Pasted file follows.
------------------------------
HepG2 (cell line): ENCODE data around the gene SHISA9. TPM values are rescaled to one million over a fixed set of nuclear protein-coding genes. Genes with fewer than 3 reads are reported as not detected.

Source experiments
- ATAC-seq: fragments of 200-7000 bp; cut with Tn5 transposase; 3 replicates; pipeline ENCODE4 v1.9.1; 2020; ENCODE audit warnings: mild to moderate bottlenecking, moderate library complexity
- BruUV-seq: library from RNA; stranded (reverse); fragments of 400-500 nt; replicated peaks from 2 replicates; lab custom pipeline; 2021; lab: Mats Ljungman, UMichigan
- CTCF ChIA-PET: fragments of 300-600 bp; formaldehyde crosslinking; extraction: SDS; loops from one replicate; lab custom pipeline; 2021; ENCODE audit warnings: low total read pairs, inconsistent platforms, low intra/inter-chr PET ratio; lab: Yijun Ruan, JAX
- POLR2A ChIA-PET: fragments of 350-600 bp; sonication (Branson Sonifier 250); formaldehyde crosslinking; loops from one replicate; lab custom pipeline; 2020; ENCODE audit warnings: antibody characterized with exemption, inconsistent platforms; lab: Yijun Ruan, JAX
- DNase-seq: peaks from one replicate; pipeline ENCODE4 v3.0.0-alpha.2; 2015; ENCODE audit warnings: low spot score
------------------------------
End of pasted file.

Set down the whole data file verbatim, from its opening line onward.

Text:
HepG2 (cell line): ENCODE data around the gene SHISA9. TPM values are rescaled to one million over a fixed set of nuclear protein-coding genes. Genes with fewer than 3 reads are reported as not detected.

Source experiments
- ATAC-seq: fragments of 200-7000 bp; cut with Tn5 transposase; 3 replicates; pipeline ENCODE4 v1.9.1; 2020; ENCODE audit warnings: mild to moderate bottlenecking, moderate library complexity
- BruUV-seq: library from RNA; stranded (reverse); fragments of 400-500 nt; replicated peaks from 2 replicates; lab custom pipeline; 2021; lab: Mats Ljungman, UMichigan
- CTCF ChIA-PET: fragments of 300-600 bp; formaldehyde crosslinking; extraction: SDS; loops from one replicate; lab custom pipeline; 2021; ENCODE audit warnings: low total read pairs, inconsistent platforms, low intra/inter-chr PET ratio; lab: Yijun Ruan, JAX
- POLR2A ChIA-PET: fragments of 350-600 bp; sonication (Branson Sonifier 250); formaldehyde crosslinking; loops from one replicate; lab custom pipeline; 2020; ENCODE audit warnings: antibody characterized with exemption, inconsistent platforms; lab: Yijun Ruan, JAX
- DNase-seq: peaks from one replicate; pipeline ENCODE4 v3.0.0-alpha.2; 2015; ENCODE audit warnings: low spot score